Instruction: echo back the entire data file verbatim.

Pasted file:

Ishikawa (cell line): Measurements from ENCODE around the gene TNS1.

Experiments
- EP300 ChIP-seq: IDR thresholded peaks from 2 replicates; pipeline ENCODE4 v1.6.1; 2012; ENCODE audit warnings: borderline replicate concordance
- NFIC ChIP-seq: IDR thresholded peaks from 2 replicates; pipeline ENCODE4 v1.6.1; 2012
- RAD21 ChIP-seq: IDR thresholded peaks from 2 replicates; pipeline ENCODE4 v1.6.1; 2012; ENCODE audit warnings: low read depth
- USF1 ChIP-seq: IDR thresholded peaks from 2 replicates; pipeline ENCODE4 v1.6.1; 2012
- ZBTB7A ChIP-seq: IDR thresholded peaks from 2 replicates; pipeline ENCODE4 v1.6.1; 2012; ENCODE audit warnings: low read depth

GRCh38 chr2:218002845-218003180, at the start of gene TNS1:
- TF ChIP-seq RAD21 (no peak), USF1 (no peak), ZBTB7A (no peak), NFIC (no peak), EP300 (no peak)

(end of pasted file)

Ishikawa (cell line): Measurements from ENCODE around the gene TNS1.

Experiments
- EP300 ChIP-seq: IDR thresholded peaks from 2 replicates; pipeline ENCODE4 v1.6.1; 2012; ENCODE audit warnings: borderline replicate concordance
- NFIC ChIP-seq: IDR thresholded peaks from 2 replicates; pipeline ENCODE4 v1.6.1; 2012
- RAD21 ChIP-seq: IDR thresholded peaks from 2 replicates; pipeline ENCODE4 v1.6.1; 2012; ENCODE audit warnings: low read depth
- USF1 ChIP-seq: IDR thresholded peaks from 2 replicates; pipeline ENCODE4 v1.6.1; 2012
- ZBTB7A ChIP-seq: IDR thresholded peaks from 2 replicates; pipeline ENCODE4 v1.6.1; 2012; ENCODE audit warnings: low read depth

GRCh38 chr2:218002845-218003180, at the start of gene TNS1:
- TF ChIP-seq RAD21 (no peak), USF1 (no peak), ZBTB7A (no peak), NFIC (no peak), EP300 (no peak)